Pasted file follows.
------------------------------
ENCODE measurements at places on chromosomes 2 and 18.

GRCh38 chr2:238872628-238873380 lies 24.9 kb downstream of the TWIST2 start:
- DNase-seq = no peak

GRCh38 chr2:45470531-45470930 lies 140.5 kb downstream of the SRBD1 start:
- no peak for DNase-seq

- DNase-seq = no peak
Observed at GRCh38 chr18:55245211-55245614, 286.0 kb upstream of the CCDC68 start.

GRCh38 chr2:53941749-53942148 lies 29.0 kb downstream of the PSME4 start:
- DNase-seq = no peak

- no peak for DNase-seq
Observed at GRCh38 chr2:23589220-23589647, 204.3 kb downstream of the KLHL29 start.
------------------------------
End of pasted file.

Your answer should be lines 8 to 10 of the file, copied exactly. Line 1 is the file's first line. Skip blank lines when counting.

GRCh38 chr2:53941749-53942148 lies 29.0 kb downstream of the PSME4 start:
- DNase-seq = no peak

- no peak for DNase-seq